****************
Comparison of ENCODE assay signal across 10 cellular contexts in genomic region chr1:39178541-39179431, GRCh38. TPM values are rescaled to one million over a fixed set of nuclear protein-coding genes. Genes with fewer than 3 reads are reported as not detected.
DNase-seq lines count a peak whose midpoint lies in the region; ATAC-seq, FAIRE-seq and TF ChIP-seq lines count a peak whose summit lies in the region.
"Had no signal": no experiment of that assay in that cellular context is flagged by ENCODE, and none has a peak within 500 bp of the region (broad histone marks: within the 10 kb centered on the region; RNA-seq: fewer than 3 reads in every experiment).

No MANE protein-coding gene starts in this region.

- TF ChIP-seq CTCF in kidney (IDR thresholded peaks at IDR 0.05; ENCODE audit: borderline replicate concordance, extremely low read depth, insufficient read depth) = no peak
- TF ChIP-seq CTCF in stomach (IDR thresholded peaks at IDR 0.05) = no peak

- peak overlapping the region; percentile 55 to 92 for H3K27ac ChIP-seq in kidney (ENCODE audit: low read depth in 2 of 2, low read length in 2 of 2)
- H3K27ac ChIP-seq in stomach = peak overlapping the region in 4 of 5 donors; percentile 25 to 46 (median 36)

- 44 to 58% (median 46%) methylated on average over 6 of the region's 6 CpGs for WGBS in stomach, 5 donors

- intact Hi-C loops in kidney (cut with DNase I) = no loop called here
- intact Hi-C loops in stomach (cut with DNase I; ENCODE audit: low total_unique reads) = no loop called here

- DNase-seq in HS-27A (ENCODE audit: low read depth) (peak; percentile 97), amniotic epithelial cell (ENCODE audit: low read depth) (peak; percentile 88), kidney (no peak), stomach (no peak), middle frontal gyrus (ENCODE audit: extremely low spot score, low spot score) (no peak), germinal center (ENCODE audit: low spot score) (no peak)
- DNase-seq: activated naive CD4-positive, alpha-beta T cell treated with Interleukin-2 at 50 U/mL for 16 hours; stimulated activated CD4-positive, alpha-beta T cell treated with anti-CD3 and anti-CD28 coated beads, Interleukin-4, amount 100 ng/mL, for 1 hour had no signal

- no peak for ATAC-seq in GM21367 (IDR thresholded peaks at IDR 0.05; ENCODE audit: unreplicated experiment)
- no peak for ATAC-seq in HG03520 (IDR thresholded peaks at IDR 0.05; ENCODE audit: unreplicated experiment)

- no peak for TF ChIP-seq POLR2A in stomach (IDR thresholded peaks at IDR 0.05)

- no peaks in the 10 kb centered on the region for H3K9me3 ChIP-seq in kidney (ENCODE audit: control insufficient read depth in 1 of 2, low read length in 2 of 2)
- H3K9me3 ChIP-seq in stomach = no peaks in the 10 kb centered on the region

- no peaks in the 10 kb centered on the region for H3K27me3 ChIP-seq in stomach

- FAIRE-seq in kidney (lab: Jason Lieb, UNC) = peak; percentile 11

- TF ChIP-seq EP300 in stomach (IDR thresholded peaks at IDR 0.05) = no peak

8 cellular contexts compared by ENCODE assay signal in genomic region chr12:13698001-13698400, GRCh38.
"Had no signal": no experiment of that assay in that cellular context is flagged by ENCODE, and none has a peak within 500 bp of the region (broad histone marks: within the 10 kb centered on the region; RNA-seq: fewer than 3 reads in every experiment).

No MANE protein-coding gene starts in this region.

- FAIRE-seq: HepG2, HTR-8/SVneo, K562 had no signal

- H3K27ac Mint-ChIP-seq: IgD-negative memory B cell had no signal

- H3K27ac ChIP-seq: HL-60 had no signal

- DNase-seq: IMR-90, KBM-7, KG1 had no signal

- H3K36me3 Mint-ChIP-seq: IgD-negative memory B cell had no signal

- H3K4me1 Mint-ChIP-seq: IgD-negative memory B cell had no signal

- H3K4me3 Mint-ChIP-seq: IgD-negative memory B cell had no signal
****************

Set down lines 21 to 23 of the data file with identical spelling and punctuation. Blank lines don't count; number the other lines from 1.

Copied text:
- TF ChIP-seq EP300 in stomach (IDR thresholded peaks at IDR 0.05) = no peak

8 cellular contexts compared by ENCODE assay signal in genomic region chr12:13698001-13698400, GRCh38.
"Had no signal": no experiment of that assay in that cellular context is flagged by ENCODE, and none has a peak within 500 bp of the region (broad histone marks: within the 10 kb centered on the region; RNA-seq: fewer than 3 reads in every experiment).